The Canadian government used International Women’s Day 2021 to announce a new “Task Force on Women in the Economy” to advise the government on creating a “robust and inclusive” and “necessarily feminist” pandemic recovery plan.
The roster of diverse women-identified experts named to the task force is impressive but hardly inclusive. It leaves out participation of a group not only hard hit by the pandemic but key to building back a better, more gender-just economy: women entrepreneurs.
Women’s entrepreneurship is a means of creating social change, especially redressing systematic gender barriers, argues Dr. Barbara Orser, co-author of bestseller Feminine Capital: Unlocking the Power of Women Entrepreneurs (Stanford University Press, 2015) and professor at Telfer School of Management, University of Ottawa. It’s also the means by which 1.5 million women earn their living and create freelance income opportunities or waged employment for an estimated 3 million others. Approximately 80 per cent of those entrepreneurs operate micro enterprises of one to four people or work as unincorporated solopreneurs, gig workers and freelancers, the majority not eligible for government pandemic support programs.
So why were women entrepreneurs shut out of the task force? And what will the government miss in not hearing their critical voices?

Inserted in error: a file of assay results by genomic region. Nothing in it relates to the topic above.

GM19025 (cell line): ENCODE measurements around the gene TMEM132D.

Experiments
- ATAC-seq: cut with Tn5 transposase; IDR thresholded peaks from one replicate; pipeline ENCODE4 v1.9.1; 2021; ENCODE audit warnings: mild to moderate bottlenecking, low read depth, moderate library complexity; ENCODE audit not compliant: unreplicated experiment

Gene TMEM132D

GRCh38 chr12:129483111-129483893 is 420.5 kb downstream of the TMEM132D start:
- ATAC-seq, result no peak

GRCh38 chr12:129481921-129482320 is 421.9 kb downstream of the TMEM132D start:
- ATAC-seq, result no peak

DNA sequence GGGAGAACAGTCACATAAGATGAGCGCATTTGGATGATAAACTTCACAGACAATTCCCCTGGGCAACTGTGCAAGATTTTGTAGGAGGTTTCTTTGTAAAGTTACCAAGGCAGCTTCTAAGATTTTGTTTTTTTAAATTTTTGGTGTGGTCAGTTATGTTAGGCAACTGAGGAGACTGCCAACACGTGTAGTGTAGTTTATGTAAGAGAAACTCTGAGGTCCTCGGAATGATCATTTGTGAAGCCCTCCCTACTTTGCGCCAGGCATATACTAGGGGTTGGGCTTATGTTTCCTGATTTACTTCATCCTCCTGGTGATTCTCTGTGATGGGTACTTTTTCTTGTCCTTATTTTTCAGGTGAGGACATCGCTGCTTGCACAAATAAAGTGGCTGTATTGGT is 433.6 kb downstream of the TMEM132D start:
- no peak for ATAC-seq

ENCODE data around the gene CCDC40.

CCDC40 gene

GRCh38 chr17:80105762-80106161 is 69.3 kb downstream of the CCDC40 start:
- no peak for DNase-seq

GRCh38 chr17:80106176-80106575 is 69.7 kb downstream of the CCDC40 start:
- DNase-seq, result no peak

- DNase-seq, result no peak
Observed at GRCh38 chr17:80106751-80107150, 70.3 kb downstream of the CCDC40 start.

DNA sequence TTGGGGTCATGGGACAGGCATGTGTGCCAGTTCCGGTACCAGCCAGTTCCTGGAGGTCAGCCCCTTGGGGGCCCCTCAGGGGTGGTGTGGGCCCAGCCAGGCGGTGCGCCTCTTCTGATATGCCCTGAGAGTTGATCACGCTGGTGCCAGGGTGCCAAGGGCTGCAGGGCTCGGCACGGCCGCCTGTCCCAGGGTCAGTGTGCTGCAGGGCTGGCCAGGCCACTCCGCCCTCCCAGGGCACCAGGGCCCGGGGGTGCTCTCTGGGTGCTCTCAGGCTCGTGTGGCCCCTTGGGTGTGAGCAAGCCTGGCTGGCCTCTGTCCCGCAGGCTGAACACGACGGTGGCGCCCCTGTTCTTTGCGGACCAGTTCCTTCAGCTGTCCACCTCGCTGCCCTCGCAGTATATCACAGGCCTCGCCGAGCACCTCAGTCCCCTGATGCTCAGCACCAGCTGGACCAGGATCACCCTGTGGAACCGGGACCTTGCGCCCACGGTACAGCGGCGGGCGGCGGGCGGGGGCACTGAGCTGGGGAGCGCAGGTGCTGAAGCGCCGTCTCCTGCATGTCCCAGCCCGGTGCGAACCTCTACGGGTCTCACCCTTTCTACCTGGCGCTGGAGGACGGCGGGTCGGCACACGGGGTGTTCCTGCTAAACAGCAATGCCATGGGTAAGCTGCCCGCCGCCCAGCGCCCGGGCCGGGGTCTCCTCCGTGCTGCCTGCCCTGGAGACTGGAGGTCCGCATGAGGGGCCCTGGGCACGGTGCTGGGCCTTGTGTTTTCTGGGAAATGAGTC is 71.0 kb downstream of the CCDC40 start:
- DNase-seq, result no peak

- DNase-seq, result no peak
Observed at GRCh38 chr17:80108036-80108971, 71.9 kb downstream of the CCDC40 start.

The composition of the task force was shaped by a letter penned by the Feminist Alliance for International Action (FAFIA) representing more than 60 women’s and equity seeking groups and sent to Prime Minister Justin Trudeau and Minister of Finance and Deputy Prime Minister Chrystia Freeland. FAFIA implored the government to centre women’s rights and gender equality organizations in its economic recovery plan. It recommended a task force that did not focus, as usual, on “business, boards, entrepreneurship, and STEM” as a pathway to women’s economic empowerment. Rather, it should address “the immediate needs of women workers marginalized by the pandemic” and acknowledge “the centrality of care to the well-being of society and the economy.”
The government heeded their call and created a task force that includes expertise in healthcare, not-for-profit, childcare, labour, academia, advocacy and also business.
But “business” is not the same as “entrepreneurship.” Indeed, the two are often poles apart.
Too often government privileges tip-of-the-iceberg “big business” in its consultations — private sector self-made millionaires, C-suite representatives of multi-nationals and finance sectors, in this case, corporate women, often white. It ignores the unique voice of ordinary women entrepreneurs that make up the base of that iceberg — solo and micro entrepreneurs, often invisible and, in this pandemic, drowning in debt.
We cannot lump “women entrepreneurs” in with “business.” Doing so will lead to short-sighted policy and missed opportunities.